The sadness and the trauma of this year will never disappear, not for me, for none of us. I know of more people who have died this past year than any other year in my life. I feel for all of those suffering economically and I hope for their financial recovery. I have friends who are still suffering from the after-effects of the disease. I know people who were so shaken by the fear of getting sick that even when everyone has been vaccinated, and COVID-19 is a thing of the past, their lives will not be the same. My heart breaks for people I know who are still suffering from depression because of the enormity of the pain of it all.
Yet as I write this blog, I am appreciative of the good that I have experienced in my life through this struggle. Friends called me every day when I was sick, which is a gift I will cherish forever. I have an even greater appreciation for nature. I found places of beauty that I never knew existed, only miles from my home. I found more opportunities to share uplifting messages and peaceful moments with others. I benefited from the great pause in our lives to get to know myself better and to become more aligned with my purpose, my life mission. Virtually or by phone or text, I connected so much more with loved ones and friends in my life. So many of us committed that we would see each other more frequently when this is over, and I know we will. And somehow, even more new friends came into my life. I saw my children and grandchildren more often, unable to hug, wearing a mask, and sometimes through a chain-link fence, but I will always cherish those times together. And there were the long walks with Marcella in the Marine Park Golf Course, a beautiful place that I drove by every day for most of my life but barely visited. I will always cherish those times with her and I will never forget the sound of the orchestra of the birds and the occasional visit of a pheasant, standing only a few feet away from us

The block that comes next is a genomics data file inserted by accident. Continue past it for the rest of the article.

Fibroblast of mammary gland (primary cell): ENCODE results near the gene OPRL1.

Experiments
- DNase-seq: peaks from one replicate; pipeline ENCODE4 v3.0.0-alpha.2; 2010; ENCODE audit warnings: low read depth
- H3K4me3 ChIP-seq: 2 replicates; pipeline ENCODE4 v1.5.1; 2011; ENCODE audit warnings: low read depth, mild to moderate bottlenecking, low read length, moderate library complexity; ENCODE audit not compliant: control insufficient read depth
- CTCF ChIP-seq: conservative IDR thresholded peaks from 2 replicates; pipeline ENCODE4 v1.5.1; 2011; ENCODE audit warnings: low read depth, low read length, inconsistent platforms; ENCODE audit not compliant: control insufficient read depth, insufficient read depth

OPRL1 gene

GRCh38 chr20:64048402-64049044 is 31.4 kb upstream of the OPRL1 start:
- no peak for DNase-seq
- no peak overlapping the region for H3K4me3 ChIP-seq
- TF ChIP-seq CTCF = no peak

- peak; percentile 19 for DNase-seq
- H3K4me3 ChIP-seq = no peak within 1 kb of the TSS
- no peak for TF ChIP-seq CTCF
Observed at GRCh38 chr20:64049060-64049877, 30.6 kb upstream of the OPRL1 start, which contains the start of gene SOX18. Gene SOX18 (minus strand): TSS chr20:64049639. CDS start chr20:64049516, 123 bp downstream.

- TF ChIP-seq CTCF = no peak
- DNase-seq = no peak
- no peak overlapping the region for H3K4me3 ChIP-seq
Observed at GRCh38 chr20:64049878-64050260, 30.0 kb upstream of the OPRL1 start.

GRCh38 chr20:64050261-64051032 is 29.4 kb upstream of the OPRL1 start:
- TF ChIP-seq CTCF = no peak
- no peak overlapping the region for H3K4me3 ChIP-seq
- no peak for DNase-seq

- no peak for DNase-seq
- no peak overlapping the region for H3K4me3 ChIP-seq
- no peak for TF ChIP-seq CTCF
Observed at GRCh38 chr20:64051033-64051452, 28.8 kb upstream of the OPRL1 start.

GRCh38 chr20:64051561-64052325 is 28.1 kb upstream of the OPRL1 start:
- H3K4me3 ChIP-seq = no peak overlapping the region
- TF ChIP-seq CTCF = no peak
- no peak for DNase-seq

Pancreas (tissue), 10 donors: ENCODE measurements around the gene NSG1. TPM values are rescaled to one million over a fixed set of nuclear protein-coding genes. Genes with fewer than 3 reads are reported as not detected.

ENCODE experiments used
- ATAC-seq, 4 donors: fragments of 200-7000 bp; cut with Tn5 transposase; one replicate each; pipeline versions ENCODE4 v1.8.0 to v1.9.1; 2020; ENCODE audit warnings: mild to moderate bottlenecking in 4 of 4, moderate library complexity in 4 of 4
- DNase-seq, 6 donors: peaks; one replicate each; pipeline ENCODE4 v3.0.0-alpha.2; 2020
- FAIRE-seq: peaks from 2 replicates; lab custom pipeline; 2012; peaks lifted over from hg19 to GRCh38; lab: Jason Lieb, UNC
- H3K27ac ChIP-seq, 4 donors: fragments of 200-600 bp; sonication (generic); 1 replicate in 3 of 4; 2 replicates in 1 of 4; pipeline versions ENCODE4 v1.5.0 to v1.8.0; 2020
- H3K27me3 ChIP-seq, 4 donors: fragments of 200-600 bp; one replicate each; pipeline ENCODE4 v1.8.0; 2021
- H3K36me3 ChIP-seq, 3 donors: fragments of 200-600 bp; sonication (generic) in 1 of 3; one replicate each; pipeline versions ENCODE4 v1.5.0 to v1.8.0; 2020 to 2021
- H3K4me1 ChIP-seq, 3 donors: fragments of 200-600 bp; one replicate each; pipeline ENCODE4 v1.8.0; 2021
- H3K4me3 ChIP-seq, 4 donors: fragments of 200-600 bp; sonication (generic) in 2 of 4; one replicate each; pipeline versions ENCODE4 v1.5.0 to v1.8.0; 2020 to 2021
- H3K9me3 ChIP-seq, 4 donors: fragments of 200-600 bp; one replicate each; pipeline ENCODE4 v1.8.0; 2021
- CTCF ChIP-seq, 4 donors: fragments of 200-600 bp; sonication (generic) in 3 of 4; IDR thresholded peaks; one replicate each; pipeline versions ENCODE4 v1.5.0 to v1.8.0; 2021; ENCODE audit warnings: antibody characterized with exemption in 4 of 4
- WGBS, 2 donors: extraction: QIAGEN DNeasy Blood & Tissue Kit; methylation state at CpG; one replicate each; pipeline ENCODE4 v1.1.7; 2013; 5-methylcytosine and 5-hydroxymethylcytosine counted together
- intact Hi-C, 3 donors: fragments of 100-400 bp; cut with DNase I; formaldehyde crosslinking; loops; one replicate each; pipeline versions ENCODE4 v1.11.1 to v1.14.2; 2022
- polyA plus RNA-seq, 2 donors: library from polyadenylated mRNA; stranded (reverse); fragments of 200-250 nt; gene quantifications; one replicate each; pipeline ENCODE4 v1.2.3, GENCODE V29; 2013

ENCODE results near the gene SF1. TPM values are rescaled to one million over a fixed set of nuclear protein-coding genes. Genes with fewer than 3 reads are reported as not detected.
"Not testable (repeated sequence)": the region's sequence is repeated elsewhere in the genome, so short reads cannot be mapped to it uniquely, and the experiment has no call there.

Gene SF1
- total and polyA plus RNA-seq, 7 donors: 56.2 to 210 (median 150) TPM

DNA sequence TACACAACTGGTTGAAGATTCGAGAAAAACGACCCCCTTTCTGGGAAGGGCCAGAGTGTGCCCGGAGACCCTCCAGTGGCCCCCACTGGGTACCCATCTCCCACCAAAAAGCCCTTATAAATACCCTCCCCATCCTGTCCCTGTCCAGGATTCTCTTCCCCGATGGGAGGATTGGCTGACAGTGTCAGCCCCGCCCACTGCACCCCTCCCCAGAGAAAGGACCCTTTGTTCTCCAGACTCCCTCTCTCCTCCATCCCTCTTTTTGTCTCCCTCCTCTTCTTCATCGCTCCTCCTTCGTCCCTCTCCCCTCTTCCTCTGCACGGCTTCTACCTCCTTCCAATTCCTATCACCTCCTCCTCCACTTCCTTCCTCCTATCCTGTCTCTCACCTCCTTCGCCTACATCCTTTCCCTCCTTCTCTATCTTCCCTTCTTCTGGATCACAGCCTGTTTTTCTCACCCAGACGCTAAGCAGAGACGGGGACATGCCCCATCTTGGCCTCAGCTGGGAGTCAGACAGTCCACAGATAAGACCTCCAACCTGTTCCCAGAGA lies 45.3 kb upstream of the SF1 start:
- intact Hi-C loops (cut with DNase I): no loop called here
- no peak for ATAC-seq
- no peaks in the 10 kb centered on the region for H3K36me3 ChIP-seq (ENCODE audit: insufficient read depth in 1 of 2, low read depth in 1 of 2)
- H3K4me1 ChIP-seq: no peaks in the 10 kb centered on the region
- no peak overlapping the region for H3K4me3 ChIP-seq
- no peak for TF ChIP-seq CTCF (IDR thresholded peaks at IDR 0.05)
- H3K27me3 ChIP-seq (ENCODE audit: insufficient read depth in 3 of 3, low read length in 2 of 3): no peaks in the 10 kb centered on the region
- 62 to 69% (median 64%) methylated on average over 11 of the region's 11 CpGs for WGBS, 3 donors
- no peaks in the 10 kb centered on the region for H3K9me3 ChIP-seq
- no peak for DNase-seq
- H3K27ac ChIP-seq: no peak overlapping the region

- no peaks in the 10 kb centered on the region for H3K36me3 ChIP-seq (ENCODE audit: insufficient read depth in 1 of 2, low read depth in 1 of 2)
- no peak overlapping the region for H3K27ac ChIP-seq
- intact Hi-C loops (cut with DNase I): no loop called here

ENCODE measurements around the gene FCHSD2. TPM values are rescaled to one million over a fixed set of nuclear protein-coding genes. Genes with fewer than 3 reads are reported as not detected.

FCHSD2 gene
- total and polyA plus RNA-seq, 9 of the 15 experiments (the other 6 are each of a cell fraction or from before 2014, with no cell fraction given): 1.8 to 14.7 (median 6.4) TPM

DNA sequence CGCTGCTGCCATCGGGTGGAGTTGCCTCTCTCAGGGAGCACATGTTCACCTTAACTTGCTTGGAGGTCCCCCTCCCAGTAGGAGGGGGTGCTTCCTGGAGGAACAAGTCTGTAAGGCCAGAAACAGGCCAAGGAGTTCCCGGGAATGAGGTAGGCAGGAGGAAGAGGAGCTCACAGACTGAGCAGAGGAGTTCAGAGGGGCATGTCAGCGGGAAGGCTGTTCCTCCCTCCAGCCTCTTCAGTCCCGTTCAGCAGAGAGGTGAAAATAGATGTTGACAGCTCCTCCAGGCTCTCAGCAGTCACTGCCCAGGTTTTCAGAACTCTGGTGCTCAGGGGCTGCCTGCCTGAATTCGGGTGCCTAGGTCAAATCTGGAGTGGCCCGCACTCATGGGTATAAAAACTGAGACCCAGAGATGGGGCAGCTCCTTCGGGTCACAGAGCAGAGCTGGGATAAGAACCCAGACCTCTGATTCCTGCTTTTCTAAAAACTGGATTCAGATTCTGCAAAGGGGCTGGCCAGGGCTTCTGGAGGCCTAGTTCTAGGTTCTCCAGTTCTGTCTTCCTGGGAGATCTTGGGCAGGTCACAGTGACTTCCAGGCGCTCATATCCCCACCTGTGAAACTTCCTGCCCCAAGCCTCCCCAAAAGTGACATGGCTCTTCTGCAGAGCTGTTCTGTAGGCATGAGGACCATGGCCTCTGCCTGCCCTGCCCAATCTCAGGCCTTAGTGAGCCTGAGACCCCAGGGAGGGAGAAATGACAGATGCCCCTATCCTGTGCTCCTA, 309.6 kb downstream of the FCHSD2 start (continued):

When John Lennon wrote, in the song “Across the Universe,” “Pools of sorrow, waves of joy, possessing and caressing me,” he was speaking to the happiness and sadness we experience in life. Because of our humanity and our yearning for connection to each other, we will all get through this together. We will have our waves of joy. Want proof of that? Look into the eyes of a stranger, the FedEx delivery man in the lobby of your building, the woman delivering the mail on your block, a man walking a dog, the cashier at your supermarket. Smile, ask her how her day is going. See her smile back. Feel the warmth. Feel the connection, and yes, the love. That is who we are. We are not the division and hatred that we see on the news, and that we hear from too many politicians, from all political parties. We are not the anger that we see too much of on social media. We are fellow travelers sharing this wonderful life together. We were born to connect, born to give, and born to love.
We will get back to that place when happiness in our lives and the beauty and the blissful moments outnumber the moments of anxiety, uncertainty, and sadness. I believe this, I know this to be true. Why? Because I believe in humanity. I believe in us. I believe in our children, and I believe in the children yet to be born.
March 12, 2021